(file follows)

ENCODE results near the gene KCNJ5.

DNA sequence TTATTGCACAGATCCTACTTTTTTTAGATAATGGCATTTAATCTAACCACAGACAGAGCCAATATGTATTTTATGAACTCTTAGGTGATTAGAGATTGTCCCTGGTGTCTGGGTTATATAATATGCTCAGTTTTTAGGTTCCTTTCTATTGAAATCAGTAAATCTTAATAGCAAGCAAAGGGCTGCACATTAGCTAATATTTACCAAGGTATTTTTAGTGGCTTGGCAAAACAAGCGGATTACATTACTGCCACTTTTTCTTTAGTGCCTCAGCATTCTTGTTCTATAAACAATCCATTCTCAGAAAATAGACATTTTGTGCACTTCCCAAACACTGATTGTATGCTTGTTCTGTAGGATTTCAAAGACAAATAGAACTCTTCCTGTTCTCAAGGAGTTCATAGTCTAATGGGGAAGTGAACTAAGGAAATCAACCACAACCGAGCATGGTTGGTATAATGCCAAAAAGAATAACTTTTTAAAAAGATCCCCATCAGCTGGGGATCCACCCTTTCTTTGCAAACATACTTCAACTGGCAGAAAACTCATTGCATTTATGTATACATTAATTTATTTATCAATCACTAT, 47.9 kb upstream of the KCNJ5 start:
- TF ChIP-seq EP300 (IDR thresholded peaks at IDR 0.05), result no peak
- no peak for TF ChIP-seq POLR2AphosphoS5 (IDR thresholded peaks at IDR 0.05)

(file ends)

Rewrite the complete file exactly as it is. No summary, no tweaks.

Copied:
ENCODE results near the gene KCNJ5.

DNA sequence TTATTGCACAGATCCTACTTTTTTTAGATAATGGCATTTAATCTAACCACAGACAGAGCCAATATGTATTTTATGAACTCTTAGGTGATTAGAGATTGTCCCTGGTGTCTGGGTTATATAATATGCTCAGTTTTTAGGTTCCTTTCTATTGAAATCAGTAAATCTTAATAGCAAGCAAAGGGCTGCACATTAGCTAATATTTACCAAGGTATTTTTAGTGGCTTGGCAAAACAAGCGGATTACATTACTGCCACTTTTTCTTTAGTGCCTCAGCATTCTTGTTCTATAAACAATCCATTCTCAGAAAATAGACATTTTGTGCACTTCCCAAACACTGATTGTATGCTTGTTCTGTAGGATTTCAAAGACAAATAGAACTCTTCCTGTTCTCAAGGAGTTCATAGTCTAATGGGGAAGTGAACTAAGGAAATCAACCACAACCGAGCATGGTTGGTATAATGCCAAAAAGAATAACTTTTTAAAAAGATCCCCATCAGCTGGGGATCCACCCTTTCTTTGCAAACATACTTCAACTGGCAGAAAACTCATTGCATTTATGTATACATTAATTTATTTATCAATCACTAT, 47.9 kb upstream of the KCNJ5 start:
- TF ChIP-seq EP300 (IDR thresholded peaks at IDR 0.05), result no peak
- no peak for TF ChIP-seq POLR2AphosphoS5 (IDR thresholded peaks at IDR 0.05)